• Horse A is Ginger Ted and the heaviest build in the group although a touch flabby and needing the run. He only cost £1,600 but as the first runner of the season for Richard Guest you would expect him to be up to willing a seller at least. On paddock view that looked a reasonable expectation given his size and strength. He also appeared to move well enough at the walk to think he can shift his weight well enough. Firm ground in fast conditions would be well designed to make him look bad FTO but the sort who would be interesting at Wolverhampton in a weak race or a seller.
    • The race was almost won by the expensive newcomer Secret Millionaire who broke well FTO and set a stiff pace on the preferred rail and was only caught on the line. He was the first sign of a good 2yo run for owner Rob Loyd who is another of those businessmen who has put a lot of money into building a stable complex and installing trainers. This - Picture - shows Mr Loyd leading his horse in with his new trainer Pat Morris on the near side of the horse. Almost a plan that came together given that Mr Loyd was the subject of the TV programme of the same name as the horse this week.
    • John Fretwell is another of those businessmen whose recreation is string of horses and he built the Averham Park stable complex as his base. No trainer there at present so his horses are spread among other trainers. He was at the course again to see his Military Call - Picture- debut behind Roi De Vitesse. Another moderate looker for the money and just an ok 4th fading late having run in mid-track. Not one to follow in what was a suspect race overall.
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    • What to make of Jamie Spencer? He's been employed by the best and has been champion jockey but how good is he? His ride on Thomas Baines on Monday was his latest effort to attract a lot of negative comment but the "How can you question an ex-Champion.." lobby then crank into gear to produce a discussion which does not resolved. The B2yoR view is that when he is on a horse that suits his style and does not have to change the plan he can be fine. But, for a top jockey, he can look like a fish-out-of-water when he needs to vary the plan and make new decisions. Most jockeys makes little impact on the B2yoR consciousness because they are mostly 'adequate' and the horse makes the real difference. Spencer's visible discomfort when asked to ride in a style that he is temperamentally unsuited to makes his poorer rides much more noticeable.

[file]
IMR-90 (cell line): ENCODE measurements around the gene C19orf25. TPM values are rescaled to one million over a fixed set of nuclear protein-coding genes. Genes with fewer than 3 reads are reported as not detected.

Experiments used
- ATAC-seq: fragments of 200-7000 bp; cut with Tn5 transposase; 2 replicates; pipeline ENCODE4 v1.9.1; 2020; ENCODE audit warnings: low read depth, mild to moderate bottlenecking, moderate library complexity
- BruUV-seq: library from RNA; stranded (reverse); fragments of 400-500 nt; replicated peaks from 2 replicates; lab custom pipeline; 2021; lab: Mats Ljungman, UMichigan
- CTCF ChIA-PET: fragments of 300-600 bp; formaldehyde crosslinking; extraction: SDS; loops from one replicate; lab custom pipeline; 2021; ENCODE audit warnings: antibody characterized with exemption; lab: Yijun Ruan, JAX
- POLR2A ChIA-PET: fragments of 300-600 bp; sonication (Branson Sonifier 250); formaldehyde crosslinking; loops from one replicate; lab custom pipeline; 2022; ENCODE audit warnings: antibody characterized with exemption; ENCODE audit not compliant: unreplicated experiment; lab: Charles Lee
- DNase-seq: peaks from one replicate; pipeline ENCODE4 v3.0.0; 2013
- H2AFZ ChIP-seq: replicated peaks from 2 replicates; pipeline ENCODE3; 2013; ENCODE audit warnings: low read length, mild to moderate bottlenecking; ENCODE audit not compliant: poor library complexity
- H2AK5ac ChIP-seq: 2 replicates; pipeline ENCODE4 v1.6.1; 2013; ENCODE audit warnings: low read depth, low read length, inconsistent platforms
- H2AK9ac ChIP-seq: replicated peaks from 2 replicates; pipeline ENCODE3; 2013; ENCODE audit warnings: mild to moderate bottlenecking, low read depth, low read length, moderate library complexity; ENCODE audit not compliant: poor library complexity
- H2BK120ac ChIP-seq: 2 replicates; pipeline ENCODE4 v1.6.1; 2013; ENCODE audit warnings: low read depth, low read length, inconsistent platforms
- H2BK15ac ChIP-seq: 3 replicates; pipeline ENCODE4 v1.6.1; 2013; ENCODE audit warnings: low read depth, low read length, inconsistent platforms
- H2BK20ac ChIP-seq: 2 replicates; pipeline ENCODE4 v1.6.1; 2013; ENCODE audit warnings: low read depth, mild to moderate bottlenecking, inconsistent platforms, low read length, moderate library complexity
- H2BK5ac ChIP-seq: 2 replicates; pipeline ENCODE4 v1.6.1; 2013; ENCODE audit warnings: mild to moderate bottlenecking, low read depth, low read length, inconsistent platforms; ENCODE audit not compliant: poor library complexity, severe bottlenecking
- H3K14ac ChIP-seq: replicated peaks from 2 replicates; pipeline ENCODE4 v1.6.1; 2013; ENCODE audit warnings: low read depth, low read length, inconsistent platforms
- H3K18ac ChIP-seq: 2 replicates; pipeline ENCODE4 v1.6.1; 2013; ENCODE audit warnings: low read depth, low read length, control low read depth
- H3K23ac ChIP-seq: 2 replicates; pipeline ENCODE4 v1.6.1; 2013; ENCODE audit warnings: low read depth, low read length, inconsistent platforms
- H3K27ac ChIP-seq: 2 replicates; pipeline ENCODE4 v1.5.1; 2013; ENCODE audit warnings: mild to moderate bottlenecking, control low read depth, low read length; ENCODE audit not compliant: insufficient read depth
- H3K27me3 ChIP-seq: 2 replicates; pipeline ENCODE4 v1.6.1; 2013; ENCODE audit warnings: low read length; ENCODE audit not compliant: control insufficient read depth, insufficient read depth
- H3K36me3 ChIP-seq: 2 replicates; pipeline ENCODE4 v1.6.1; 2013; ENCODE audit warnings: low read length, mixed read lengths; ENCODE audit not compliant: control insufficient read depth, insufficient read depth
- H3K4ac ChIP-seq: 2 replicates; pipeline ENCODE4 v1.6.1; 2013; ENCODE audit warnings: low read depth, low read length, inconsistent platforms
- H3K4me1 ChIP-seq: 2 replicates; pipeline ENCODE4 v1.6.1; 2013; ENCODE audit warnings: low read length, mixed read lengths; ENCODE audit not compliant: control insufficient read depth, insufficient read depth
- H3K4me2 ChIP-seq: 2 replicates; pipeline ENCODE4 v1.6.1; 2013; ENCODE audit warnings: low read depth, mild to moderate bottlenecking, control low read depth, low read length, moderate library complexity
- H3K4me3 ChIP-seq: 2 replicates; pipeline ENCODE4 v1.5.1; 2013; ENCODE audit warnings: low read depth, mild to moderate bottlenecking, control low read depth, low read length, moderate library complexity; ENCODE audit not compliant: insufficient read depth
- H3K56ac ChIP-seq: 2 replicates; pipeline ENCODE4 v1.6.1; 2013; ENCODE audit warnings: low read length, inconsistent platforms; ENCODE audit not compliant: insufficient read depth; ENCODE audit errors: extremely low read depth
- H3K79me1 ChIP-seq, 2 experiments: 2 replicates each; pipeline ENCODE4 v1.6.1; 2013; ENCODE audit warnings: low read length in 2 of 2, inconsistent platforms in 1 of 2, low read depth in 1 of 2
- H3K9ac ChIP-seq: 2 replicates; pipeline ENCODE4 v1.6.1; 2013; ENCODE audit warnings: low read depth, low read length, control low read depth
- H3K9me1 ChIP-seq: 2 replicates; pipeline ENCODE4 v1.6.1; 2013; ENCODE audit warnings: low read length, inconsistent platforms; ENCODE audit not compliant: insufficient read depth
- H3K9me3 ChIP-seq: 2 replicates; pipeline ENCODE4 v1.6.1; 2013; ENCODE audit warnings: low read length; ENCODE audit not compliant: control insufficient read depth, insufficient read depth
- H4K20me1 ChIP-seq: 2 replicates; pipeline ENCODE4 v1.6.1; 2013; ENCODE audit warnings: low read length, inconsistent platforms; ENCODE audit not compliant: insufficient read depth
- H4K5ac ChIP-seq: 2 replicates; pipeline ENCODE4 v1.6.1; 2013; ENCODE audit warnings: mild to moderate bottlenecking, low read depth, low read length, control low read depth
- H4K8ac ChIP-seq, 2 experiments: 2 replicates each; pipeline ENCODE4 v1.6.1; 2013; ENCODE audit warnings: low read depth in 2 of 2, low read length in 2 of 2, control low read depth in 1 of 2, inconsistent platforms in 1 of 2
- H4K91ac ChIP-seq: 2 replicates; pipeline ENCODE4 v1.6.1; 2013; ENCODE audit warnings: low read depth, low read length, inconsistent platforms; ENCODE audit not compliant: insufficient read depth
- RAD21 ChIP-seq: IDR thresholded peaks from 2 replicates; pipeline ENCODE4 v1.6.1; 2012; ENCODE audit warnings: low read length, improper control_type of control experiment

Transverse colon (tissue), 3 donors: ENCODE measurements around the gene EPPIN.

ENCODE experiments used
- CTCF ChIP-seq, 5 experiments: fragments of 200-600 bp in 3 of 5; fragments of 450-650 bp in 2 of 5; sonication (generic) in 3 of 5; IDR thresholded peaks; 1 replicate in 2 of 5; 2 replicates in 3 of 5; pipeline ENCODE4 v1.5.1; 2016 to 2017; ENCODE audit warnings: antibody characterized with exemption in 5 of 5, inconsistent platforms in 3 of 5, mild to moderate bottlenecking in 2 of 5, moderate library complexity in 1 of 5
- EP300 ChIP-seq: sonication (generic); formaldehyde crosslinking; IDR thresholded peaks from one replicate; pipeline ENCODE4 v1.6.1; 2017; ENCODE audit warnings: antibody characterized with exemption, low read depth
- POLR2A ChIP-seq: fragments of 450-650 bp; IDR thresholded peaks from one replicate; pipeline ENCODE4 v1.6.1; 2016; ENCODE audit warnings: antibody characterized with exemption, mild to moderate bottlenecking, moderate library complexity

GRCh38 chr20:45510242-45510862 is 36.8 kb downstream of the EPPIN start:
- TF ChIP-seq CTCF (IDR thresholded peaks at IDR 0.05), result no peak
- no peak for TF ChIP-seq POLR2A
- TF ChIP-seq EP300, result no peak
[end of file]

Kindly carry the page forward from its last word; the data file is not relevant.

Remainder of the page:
• We will come back to Thomas Baines but let us look at some of the evidence. Mr Spencer's preferred method is to drop horses towards the rear, last normally, and then try to make ground later in a race. James Willoughby of the 'Racing Post' champions this style on the basis that making ground is 'cheaper' to do later in the race. This is because the last furlong is usually the slowest one in thoroughbred races and most of the runners are stalled or fading. If you have saved your horse's energy at the back you are then making ground just by plugging on. Since changing speed uses up energy inefficiently the ideal would be to run even times per furlong which will make it look like you have stormed through the last one past the faders when you haven't actually changed speed at all. If the horse can produce a bit of kick as well then who knows what can happen? (Well, we could look at examples like Flipando's second to Abbondanza at Lingfield with Spencer aboard and ask how any jockey could have got beaten on a horse capable of that finish).
    • Mark Johnston would say that the penalties for dropping to the back outweigh the positives. The theory that you can sit at the back and choose your own perfect pace and then make ground to beat up on dead horses is all very well but there are problems. Firstly, what if the horses at the front crawl along and do not wear themselves out enough to fade much? Sitting at the back has given them a headstart in a short sprint that only a superior horse will have any chance of getting back. You will struggle to get back to midfield in a tight handicap. You can also get caught out at the back if the leaders make a pace that earns them an easy lead while the hold-up merchants are arguing amongst themselves over last place. Step forward Jamie & co. again for the Bonus & Aeroplane debacle behind Contest & Turn On The Style at Lingfield over the winter. That is before you factor in that you will now have to circle the field or hope for gaps yo make progress and you will often give away advantageous draw positions in dropping back.